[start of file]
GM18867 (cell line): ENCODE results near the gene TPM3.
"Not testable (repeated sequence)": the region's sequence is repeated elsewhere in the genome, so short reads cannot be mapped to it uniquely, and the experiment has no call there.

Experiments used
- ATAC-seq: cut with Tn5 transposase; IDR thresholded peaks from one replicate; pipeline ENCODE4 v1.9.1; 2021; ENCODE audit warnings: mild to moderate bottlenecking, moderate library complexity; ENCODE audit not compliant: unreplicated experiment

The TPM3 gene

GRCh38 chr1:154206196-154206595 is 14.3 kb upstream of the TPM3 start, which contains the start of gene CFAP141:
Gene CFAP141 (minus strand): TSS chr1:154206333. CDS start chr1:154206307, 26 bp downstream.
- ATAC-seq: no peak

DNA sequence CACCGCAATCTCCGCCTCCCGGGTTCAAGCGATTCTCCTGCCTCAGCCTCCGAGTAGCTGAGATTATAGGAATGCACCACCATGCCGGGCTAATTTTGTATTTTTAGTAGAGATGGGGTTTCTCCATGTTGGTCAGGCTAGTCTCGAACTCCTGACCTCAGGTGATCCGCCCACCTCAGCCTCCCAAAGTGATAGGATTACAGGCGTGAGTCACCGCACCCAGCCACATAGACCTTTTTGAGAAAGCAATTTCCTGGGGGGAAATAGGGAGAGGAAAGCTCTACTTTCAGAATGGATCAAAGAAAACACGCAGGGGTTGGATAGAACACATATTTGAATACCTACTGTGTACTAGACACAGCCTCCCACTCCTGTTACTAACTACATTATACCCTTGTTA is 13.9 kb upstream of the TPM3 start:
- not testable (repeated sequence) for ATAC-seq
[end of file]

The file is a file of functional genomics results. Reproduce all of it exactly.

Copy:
GM18867 (cell line): ENCODE results near the gene TPM3.
"Not testable (repeated sequence)": the region's sequence is repeated elsewhere in the genome, so short reads cannot be mapped to it uniquely, and the experiment has no call there.

Experiments used
- ATAC-seq: cut with Tn5 transposase; IDR thresholded peaks from one replicate; pipeline ENCODE4 v1.9.1; 2021; ENCODE audit warnings: mild to moderate bottlenecking, moderate library complexity; ENCODE audit not compliant: unreplicated experiment

The TPM3 gene

GRCh38 chr1:154206196-154206595 is 14.3 kb upstream of the TPM3 start, which contains the start of gene CFAP141:
Gene CFAP141 (minus strand): TSS chr1:154206333. CDS start chr1:154206307, 26 bp downstream.
- ATAC-seq: no peak

DNA sequence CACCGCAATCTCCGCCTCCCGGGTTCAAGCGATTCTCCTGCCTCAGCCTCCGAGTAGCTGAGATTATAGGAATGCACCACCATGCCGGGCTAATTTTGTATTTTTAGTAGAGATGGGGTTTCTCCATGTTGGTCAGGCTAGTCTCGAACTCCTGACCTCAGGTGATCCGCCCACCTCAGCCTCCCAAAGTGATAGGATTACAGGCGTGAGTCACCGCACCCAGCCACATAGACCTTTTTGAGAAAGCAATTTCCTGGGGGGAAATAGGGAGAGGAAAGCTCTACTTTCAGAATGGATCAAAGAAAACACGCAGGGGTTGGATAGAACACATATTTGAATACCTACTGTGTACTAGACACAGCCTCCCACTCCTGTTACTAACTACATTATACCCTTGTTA is 13.9 kb upstream of the TPM3 start:
- not testable (repeated sequence) for ATAC-seq